Accessory apartments have the potential to help increase the overall supply of housing in the District, thereby driving housing prices down, or at least slowing housing price increases — if enough units are built. Under current zoning, which permits accessory apartments to be developed in DC’s lowest density residential zones, about 69,000 lots are eligible to build these units without any special permission.

To be sure, some lots will be excluded due to other zoning-related limitations (including setbacks, lot coverage, etc.), and by owner-occupancy requirements. However, based on an analysis of DC’s residential lots, it is fair to assume that DC could add a significant number of homes to its overall housing stock through accessory apartments, thus relieving some of the macro-level pressure that drives up the price of housing in the District.

Accessory apartments and housing affordability at the household level

Secondary units can help both renters and homeowners: accessory apartments provide an income stream to homeowners, and provide a relatively affordable rental housing option in high-cost areas.

When an accessory apartment is rented and produces rental revenue, it can offset the cost of housing for homeowners. The rent that the homeowner collects each month from the tenant in their accessory apartment (or in the primary dwelling, if the homeowner chooses to live in the accessory apartment and rents out the primary residence), may be used to offset expenses like mortgage payments or taxes and maintenance costs that may increase over time.

This makes housing more affordable for the homeowner and helps them achieve more housing stability because they have more money to pay for increasing housing expenses. This is important for all homeowners, but has particular value for low- and moderate-income homeowners who may be particularly susceptible to rising expenses and may be at greatest risk of displacement.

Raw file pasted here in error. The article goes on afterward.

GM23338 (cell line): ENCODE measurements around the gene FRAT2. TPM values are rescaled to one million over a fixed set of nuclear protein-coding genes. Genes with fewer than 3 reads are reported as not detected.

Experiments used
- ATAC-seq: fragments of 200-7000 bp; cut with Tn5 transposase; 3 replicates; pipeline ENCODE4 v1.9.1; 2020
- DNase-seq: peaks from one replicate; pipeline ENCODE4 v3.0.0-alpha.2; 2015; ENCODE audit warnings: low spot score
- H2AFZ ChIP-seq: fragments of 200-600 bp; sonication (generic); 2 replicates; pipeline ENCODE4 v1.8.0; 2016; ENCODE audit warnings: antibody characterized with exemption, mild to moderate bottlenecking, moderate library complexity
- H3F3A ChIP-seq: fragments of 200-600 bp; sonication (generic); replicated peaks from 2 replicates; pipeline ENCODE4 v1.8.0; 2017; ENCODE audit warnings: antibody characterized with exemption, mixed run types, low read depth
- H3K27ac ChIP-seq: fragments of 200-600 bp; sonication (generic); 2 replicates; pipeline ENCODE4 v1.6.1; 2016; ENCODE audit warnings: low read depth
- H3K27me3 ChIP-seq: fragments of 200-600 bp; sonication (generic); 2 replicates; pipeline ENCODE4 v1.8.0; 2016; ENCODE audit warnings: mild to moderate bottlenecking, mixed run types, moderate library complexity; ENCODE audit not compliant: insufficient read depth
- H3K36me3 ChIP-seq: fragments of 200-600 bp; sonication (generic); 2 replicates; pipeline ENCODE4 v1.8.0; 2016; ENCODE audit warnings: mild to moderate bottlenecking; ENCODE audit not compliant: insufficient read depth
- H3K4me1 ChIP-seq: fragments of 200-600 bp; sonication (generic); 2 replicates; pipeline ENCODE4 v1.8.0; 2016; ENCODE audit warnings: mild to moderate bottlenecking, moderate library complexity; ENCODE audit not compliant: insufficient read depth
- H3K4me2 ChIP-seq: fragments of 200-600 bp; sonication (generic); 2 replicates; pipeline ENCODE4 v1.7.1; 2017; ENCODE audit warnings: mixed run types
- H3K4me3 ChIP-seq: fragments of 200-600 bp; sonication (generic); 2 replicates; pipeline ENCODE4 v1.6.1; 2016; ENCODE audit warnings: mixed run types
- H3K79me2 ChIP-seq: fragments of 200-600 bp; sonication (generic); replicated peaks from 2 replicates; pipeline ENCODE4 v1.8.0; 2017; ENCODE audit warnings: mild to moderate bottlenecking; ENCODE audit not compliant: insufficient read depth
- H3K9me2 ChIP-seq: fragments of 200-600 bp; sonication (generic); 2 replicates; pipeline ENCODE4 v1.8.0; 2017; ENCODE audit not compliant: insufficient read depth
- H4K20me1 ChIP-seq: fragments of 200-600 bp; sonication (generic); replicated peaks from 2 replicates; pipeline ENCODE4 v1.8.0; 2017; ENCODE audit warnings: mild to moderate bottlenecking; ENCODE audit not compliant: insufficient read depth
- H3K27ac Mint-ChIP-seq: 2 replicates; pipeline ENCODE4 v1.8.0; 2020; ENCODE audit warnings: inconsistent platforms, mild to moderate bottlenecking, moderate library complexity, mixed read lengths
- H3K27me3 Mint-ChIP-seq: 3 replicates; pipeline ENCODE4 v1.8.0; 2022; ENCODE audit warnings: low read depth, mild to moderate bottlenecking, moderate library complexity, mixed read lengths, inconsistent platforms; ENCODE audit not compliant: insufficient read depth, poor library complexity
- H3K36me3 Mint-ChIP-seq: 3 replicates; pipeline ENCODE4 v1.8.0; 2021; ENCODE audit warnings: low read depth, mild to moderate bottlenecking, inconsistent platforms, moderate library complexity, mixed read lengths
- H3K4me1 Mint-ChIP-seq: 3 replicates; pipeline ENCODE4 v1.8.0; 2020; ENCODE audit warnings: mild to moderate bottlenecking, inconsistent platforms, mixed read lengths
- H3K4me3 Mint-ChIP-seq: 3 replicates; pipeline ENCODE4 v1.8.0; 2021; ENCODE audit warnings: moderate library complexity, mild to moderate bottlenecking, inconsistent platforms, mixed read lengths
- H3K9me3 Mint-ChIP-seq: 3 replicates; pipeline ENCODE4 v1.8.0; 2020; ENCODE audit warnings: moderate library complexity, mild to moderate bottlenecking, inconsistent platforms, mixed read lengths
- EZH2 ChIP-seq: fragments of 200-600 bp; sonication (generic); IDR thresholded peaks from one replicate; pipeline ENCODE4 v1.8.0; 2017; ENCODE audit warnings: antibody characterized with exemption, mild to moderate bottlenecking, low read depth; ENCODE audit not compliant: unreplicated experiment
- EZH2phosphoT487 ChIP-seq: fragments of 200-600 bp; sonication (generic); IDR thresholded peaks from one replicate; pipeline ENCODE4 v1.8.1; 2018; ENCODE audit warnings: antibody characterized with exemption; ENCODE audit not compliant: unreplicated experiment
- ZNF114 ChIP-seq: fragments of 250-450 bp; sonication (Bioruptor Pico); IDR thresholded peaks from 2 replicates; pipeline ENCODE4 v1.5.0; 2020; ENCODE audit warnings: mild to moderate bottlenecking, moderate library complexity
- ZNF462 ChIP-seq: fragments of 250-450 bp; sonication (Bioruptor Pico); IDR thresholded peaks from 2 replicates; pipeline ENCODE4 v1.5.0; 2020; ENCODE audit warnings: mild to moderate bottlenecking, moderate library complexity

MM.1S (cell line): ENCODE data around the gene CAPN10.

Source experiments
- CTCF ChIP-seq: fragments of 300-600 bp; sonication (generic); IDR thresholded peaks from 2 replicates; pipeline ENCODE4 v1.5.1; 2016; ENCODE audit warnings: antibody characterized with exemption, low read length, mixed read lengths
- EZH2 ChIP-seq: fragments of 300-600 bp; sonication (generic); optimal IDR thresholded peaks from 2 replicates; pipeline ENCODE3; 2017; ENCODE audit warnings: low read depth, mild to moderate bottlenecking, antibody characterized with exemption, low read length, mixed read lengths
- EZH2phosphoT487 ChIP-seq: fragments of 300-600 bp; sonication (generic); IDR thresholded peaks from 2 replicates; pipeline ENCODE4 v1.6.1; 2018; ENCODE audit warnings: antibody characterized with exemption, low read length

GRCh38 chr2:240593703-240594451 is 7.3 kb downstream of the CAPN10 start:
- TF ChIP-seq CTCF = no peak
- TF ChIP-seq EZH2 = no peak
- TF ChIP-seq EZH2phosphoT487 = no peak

Image by Daniel Warwick.

For renters, accessory apartments are an opportunity to access homes that are affordable in comparison to standard high-cost options in amenity-rich neighborhoods. Many neighborhoods containing primarily single-family homes with large lots are well-served by amenities like transportation, retail, and good schools. Increasing options for smaller, cheaper units allows more households to have access to amenity-rich neighborhoods.

Of course, in order for accessory apartments to produce these benefits, they must first be built. I’ll follow up with a post about the development process and resources for homeowners interested in developing accessory apartment. In the meantime, if you are interested in learning more about accessory apartments and the rules in DC, or if you have a question or experience you’d like to share, please check out the DC Accessory Apartments Forum.

Maura Brophy is an urban planner and an Associate Director with the Federal City Council. In her current role, she is responsible for managing projects in the organization’s transportation and infrastructure portfolio. Maura holds a MPS in Urban and Regional Planning from Georgetown University, where she completed extensive research on accessory apartments and DC's 2016 zoning revision.